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Maternal Response to Positive Affect Moderates the Impact of Familial Risk for Depression on Ventral Striatal Response to Winning Reward in 6- to 8-Year-Old Children

Published:January 28, 2022DOI:https://doi.org/10.1016/j.bpsc.2021.12.014

      Abstract

      Background

      A growing body of research has demonstrated that adolescent offspring of depressed parents show diminished responding in the ventral striatum to reward. More recent work has suggested that altered reward responding may emerge earlier than adolescence in offspring at familial risk for depression, although factors associated with neural alterations in childhood remain poorly understood.

      Methods

      We tested whether 6- to 8-year-old children, 49% at heightened risk for depression via maternal history, showed altered neural responding to winning reward. We evaluated whether maternal socialization of positive emotion moderated the association between familial risk and child neural response to reward. Participants were 49 children 6 to 8 years of age (24 with a maternal history of recurrent or chronic depression, 25 with no maternal history of any psychiatric disorder). Children underwent functional magnetic resonance imaging while completing the Doors Guessing Task, a widely used reward guessing task. Mothers reported their use of encouraging and dampening responses to child positive affect.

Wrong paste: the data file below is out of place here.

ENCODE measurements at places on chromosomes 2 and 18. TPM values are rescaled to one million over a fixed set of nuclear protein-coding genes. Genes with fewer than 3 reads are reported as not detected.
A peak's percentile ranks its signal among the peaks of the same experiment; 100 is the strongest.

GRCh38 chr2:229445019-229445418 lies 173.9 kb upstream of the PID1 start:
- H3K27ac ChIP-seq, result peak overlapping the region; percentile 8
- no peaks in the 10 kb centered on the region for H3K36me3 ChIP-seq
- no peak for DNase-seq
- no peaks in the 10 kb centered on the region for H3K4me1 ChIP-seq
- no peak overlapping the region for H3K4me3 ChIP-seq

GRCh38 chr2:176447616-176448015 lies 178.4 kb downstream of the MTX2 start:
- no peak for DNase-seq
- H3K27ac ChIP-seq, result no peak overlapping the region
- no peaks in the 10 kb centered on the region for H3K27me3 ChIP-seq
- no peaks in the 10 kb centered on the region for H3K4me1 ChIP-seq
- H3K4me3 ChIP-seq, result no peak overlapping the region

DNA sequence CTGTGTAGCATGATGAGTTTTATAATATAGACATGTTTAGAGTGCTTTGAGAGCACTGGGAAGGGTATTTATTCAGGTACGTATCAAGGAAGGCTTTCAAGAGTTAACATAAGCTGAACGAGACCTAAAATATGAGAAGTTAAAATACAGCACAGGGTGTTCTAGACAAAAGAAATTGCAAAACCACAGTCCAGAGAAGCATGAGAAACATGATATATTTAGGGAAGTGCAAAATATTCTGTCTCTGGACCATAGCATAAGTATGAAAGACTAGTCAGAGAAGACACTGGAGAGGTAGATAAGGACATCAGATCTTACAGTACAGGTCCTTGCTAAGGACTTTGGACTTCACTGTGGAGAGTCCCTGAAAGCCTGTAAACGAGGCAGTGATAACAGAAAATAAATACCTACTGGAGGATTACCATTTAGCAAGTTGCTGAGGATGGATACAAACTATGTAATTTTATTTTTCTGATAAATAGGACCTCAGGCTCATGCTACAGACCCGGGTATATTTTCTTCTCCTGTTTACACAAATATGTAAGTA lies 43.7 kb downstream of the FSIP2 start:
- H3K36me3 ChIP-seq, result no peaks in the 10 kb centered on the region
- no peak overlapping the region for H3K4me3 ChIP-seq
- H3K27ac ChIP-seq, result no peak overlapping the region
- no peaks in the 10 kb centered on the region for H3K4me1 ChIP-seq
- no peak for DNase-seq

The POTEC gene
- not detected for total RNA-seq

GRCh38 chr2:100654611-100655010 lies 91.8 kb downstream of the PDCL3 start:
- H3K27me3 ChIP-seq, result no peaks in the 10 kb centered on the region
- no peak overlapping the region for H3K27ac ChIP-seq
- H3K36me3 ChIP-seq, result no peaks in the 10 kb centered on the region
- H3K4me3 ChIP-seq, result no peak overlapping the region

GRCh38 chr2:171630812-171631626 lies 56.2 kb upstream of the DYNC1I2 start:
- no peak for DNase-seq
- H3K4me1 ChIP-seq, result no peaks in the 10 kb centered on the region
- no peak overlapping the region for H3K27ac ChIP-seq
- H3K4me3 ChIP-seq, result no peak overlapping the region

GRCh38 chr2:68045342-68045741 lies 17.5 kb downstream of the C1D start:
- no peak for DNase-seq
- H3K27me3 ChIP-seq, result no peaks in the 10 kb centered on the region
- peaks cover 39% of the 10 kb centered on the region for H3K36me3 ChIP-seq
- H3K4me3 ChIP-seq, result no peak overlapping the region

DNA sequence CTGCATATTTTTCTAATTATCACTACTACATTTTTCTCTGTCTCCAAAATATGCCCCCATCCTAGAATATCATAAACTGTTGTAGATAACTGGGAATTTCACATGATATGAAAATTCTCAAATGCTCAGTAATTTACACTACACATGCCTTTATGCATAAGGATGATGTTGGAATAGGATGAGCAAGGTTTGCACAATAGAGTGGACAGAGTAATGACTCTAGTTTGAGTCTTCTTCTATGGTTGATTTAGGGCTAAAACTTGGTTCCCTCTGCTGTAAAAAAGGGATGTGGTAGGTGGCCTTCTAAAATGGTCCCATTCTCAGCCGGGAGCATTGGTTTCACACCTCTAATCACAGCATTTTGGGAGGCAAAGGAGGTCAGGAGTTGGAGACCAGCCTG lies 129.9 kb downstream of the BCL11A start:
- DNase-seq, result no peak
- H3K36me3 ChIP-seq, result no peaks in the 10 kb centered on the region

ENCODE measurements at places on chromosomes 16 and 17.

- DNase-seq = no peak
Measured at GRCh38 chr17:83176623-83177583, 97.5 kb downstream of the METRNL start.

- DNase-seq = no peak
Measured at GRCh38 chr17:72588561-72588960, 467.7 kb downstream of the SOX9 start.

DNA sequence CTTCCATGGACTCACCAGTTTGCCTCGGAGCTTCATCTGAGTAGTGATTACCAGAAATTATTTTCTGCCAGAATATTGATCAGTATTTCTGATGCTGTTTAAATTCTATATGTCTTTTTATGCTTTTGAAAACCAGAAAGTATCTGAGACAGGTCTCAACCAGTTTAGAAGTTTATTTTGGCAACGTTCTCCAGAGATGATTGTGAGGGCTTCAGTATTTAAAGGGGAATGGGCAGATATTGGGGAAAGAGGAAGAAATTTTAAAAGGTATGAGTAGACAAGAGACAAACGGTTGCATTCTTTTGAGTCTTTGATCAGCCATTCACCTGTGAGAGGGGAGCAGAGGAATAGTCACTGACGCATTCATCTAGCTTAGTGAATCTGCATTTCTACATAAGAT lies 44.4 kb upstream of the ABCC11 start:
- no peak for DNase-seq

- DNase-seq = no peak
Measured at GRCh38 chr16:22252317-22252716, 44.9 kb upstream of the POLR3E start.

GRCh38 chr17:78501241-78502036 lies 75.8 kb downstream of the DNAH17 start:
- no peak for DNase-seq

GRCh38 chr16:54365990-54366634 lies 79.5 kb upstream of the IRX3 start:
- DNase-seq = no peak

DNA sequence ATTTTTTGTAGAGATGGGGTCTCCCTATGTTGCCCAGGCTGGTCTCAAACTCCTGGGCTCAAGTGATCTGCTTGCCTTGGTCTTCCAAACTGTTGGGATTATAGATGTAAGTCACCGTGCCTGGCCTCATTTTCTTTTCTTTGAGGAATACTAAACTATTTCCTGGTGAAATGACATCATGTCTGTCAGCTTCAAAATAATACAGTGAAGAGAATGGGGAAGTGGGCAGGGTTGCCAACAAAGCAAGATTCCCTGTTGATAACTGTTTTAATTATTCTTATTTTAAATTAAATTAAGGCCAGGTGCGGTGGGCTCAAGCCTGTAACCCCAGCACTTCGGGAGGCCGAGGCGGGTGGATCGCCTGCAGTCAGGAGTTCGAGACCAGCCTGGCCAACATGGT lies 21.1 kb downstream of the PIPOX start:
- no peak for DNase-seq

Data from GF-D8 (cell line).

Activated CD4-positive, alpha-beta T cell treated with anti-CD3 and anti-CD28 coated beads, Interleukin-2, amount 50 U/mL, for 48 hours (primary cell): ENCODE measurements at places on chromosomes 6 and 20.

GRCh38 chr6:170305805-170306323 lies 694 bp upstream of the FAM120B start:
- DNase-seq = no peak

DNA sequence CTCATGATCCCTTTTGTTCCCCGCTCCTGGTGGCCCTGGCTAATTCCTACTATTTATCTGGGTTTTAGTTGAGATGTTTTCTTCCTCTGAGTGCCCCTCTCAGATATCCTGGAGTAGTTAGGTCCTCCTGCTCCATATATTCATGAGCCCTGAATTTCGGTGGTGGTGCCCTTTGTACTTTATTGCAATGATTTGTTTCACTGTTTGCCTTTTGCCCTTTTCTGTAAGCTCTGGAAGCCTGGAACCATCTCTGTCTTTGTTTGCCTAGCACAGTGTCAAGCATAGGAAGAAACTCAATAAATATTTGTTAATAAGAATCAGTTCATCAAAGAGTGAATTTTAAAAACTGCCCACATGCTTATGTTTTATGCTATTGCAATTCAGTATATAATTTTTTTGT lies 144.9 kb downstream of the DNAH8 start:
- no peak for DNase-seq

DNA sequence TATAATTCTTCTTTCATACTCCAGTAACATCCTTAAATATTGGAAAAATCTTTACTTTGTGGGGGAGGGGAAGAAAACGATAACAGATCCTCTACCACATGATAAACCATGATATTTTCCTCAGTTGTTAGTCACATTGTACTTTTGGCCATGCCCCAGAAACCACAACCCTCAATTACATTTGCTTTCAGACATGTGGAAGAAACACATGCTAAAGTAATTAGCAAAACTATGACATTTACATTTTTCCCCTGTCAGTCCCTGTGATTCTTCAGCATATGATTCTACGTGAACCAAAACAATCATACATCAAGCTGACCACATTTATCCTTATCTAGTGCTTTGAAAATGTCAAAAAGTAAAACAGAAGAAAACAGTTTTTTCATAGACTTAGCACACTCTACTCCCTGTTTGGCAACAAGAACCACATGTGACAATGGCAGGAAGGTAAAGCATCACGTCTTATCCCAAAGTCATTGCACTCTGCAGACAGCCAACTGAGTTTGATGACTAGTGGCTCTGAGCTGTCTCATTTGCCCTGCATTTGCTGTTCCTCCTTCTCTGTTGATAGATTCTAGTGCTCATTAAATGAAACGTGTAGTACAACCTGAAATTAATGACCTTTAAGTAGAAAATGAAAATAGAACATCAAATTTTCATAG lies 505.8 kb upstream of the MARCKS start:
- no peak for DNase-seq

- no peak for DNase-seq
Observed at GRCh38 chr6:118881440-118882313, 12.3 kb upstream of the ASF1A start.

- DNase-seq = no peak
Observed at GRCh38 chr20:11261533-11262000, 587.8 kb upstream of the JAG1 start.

Results

      Findings demonstrated that children at high familial risk for depression showed lower ventral striatum responding to winning reward relative to low-risk children, but only when mothers used less encouragement or greater dampening responses to their child’s positive emotion expressions.

      Conclusions

      Neural reward alterations in the ventral striatum may emerge earlier than previously thought, as early as 6 to 8 years of age, specifically in the context of maternal discouragement of child positive emotions. Clinical interventions that focus on coaching mothers on how to encourage child positive emotions may be beneficial for supporting child reward-related brain development.

      Keywords

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